HIV Spotlight on Center on Caring for the Newly Diagnosed Patient


What's the Next Game-Changer in HIV Treatment?

August 10, 2016


Rajesh Gandhi, M.D.

Rajesh Gandhi, M.D.

Dr. Gandhi is an associate professor of medicine at Harvard Medical School and the director of HIV clinical services and education at Massachusetts General Hospital.

I think long-acting drugs. I have still some patients who just find it very difficult to take a daily pill -- even once a day.

Researchers looked at the long-acting drug study [and] patients were asked about their satisfaction with their regimen. I thought it was very interesting that even people who are doing well on a pill felt like they were more satisfied with their treatment if they were getting six shots a year or a shot every month.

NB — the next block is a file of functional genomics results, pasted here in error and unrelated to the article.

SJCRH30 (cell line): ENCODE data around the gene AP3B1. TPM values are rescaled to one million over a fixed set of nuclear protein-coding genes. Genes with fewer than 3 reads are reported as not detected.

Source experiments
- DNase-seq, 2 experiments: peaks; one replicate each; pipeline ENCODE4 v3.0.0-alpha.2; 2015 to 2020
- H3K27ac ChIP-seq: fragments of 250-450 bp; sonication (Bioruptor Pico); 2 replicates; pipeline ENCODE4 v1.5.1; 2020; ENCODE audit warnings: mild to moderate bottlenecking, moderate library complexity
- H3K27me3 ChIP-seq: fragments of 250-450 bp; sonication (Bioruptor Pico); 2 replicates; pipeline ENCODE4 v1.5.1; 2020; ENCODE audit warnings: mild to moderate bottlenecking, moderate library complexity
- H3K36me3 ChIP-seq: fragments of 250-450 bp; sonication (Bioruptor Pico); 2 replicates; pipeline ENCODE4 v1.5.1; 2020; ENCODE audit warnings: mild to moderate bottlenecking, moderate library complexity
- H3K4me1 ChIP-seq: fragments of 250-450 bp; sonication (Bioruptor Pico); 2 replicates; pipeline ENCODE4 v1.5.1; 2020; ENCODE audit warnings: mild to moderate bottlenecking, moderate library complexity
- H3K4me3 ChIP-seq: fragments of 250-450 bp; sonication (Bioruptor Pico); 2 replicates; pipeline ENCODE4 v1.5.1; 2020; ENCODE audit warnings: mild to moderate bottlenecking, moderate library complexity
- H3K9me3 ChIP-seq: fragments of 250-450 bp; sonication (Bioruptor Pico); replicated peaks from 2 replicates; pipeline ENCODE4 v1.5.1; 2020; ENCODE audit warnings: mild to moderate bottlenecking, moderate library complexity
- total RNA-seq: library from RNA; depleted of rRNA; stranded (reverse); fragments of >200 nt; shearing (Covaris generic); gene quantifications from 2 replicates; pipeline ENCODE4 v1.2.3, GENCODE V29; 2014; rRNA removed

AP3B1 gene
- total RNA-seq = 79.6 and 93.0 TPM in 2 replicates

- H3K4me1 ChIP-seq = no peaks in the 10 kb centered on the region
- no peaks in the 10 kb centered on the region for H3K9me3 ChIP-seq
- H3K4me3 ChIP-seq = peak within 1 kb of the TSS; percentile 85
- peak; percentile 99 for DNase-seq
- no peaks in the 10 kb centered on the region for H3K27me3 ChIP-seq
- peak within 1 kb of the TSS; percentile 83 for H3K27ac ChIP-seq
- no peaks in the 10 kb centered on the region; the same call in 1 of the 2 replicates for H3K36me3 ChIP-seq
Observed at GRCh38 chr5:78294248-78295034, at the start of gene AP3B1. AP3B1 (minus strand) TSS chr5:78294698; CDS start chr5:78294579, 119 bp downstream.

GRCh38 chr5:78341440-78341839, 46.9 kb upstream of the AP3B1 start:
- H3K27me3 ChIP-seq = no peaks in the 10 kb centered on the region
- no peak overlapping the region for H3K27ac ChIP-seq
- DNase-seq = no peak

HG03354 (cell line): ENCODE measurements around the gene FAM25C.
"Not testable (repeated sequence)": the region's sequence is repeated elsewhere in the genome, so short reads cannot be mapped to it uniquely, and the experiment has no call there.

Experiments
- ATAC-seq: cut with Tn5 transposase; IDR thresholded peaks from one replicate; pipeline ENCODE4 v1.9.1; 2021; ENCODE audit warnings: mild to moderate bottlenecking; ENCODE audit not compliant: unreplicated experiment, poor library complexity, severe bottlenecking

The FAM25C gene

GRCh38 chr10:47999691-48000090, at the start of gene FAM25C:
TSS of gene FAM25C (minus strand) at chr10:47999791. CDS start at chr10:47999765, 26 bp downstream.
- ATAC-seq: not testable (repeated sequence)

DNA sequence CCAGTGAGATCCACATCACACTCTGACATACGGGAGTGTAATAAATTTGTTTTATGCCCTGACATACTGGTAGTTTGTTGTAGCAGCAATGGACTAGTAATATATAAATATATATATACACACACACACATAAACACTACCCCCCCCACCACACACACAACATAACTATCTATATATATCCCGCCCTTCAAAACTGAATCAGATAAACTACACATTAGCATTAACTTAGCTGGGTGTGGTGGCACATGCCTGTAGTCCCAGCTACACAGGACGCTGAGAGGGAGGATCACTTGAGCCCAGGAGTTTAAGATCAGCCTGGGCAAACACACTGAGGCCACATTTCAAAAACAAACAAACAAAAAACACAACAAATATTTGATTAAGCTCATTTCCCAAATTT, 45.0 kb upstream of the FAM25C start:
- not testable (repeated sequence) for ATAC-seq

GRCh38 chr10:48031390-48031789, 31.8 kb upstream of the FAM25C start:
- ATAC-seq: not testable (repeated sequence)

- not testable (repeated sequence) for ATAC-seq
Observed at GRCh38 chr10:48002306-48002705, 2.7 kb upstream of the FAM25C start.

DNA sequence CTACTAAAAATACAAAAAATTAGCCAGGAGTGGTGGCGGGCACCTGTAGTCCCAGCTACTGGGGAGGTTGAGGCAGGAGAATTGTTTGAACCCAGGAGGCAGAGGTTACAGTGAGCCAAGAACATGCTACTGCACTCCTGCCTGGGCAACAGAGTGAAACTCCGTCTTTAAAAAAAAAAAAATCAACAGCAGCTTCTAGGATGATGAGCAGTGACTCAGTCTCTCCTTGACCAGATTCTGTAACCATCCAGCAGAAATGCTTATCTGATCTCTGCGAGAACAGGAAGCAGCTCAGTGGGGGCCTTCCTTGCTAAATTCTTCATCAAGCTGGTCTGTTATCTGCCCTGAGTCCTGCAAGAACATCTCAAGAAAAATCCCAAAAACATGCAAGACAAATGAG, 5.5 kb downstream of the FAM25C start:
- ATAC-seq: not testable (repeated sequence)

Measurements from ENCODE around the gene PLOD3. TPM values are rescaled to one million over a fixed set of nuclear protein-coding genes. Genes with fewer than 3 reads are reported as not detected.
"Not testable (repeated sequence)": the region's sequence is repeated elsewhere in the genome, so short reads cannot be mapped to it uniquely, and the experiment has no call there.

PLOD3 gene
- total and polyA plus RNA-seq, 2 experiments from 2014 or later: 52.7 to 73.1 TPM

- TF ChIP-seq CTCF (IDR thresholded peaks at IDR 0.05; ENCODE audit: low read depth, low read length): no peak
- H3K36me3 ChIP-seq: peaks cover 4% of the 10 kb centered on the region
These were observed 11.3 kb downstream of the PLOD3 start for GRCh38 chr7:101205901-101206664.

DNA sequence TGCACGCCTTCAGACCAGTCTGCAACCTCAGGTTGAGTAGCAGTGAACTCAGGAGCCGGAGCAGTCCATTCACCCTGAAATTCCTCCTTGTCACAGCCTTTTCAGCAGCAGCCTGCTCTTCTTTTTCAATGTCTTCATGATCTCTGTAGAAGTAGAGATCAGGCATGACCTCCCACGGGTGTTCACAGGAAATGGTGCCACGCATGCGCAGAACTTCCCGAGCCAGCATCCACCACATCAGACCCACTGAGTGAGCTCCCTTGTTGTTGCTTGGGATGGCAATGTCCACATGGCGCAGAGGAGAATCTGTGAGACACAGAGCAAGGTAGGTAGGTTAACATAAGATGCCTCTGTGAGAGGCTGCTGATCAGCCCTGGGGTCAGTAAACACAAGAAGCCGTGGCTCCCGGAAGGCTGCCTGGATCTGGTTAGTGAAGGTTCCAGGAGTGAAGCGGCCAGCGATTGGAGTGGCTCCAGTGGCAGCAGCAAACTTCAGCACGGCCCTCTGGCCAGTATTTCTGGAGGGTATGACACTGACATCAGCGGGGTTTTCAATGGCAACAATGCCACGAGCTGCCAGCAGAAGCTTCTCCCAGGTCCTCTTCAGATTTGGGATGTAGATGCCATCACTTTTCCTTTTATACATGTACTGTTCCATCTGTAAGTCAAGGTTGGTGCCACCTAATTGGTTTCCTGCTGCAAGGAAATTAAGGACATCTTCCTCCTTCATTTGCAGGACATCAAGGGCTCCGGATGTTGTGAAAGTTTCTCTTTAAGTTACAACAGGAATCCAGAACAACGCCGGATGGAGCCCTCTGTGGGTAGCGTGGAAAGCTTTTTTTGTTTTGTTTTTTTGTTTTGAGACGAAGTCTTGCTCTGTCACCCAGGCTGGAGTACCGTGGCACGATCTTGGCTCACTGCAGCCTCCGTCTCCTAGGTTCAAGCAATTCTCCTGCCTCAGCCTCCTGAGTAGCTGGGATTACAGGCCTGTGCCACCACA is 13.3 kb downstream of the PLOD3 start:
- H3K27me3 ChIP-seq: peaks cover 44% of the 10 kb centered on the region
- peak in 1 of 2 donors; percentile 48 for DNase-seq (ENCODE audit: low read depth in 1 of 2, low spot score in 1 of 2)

I have asked some patients. Personally, I've thought I would rather take a pill once a day than take a shot. But some of my patients have told me that if they could -- I've asked them in the context of PrEP [pre-exposure prophylaxis] also -- "Would you rather come in every two months for a shot or would you rather take a pill every day?" It's not scientific, but some people have told me they'd rather take a shot, even though I think of a shot as painful.

Photo courtesy of Rajesh Gandhi, M.D.

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